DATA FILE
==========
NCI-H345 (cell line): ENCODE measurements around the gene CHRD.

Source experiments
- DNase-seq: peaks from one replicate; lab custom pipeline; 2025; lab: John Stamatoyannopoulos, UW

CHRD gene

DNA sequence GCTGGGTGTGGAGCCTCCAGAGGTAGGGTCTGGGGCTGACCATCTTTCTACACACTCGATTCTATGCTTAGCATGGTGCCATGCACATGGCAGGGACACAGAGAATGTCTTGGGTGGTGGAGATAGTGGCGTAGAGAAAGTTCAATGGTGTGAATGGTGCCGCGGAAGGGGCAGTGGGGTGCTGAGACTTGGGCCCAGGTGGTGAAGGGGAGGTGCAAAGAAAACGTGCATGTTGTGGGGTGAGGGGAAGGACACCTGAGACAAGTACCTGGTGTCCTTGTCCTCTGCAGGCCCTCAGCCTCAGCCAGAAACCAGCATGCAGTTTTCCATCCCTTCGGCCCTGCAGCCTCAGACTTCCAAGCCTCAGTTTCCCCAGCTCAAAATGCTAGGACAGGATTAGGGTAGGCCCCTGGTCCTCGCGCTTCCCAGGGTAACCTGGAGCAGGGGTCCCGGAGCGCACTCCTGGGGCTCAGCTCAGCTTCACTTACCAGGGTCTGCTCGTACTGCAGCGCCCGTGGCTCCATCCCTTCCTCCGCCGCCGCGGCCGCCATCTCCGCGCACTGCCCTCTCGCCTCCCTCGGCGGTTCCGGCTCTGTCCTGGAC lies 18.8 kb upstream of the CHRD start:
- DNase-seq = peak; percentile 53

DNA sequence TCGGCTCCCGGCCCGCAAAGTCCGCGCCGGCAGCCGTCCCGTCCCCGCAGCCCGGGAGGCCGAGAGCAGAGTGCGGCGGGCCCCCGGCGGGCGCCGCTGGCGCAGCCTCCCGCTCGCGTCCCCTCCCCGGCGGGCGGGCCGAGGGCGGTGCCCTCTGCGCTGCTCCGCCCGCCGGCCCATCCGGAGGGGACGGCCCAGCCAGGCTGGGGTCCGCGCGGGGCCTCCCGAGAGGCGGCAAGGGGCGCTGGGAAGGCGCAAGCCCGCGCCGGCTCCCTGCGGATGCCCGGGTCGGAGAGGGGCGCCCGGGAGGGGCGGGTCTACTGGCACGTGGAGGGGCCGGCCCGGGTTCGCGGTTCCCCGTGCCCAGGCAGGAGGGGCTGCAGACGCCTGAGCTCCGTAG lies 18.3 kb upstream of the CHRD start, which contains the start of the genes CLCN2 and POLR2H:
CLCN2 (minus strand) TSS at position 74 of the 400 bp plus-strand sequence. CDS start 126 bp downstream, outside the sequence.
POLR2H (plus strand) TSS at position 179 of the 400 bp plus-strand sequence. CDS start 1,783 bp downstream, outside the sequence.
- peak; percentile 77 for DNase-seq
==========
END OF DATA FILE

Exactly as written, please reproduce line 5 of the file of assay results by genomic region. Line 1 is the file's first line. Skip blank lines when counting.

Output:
DNA sequence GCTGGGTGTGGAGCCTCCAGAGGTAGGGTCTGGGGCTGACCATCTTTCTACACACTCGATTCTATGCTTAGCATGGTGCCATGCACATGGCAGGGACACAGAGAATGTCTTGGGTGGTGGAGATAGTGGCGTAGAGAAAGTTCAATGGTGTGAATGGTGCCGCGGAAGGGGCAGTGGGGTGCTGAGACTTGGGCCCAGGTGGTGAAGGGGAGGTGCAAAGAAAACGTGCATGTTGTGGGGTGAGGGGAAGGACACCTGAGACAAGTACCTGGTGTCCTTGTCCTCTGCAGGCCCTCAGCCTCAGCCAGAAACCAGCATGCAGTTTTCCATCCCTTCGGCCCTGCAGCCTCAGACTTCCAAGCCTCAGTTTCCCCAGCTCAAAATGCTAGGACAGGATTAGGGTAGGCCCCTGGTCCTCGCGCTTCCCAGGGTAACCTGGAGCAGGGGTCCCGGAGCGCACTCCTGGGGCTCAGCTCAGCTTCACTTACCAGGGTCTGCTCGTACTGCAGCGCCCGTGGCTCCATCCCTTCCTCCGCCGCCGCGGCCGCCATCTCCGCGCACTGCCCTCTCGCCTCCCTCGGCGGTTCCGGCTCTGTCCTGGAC lies 18.8 kb upstream of the CHRD start: